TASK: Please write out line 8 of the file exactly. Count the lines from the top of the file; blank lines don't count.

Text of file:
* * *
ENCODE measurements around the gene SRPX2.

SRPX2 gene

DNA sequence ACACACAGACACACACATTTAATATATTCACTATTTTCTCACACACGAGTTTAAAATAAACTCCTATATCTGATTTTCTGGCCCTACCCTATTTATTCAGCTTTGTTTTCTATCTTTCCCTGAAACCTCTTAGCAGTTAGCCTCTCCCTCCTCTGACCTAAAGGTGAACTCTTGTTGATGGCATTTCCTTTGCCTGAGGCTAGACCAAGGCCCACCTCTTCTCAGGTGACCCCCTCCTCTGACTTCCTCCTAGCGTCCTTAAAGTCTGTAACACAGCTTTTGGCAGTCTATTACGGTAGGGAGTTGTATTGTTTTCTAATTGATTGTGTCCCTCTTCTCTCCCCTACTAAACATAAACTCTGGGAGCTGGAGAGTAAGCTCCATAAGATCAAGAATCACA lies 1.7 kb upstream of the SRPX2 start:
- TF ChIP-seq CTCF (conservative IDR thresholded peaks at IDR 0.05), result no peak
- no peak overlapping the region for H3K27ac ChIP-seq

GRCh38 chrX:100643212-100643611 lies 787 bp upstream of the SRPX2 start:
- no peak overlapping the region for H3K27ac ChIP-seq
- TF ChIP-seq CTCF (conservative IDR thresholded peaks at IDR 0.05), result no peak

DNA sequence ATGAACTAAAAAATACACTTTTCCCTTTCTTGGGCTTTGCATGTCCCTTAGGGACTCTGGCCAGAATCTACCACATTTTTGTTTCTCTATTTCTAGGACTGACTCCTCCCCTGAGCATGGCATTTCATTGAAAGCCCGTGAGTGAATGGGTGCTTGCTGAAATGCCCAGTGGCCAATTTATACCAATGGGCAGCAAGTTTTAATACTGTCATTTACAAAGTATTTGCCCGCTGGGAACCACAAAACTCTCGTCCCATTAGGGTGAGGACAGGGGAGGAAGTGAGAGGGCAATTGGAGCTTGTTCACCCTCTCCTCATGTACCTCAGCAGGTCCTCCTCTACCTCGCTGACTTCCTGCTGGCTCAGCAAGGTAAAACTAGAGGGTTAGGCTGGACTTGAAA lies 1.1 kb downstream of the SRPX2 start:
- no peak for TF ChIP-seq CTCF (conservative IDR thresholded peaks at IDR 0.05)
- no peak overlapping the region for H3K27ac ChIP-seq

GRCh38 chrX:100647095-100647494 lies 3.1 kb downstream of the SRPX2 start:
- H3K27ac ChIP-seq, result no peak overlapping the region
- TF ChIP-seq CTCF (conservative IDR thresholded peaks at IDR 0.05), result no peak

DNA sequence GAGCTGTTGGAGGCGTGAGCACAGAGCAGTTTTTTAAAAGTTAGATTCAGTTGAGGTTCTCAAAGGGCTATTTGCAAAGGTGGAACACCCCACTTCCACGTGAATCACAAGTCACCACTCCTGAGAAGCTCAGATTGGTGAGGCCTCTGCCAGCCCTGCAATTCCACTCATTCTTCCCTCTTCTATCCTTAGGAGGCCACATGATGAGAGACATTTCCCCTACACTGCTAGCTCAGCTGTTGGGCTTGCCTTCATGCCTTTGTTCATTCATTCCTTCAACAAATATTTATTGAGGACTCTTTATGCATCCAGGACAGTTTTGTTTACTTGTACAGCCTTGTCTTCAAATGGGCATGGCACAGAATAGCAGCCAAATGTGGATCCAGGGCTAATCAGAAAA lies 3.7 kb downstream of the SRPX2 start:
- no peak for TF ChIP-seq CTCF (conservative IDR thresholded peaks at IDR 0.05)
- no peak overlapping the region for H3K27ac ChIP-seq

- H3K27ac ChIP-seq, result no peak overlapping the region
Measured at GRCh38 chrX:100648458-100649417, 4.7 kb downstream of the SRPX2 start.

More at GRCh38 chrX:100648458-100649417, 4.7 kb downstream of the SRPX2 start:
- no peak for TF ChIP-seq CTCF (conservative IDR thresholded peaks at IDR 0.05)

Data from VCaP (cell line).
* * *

- TF ChIP-seq CTCF (conservative IDR thresholded peaks at IDR 0.05), result no peak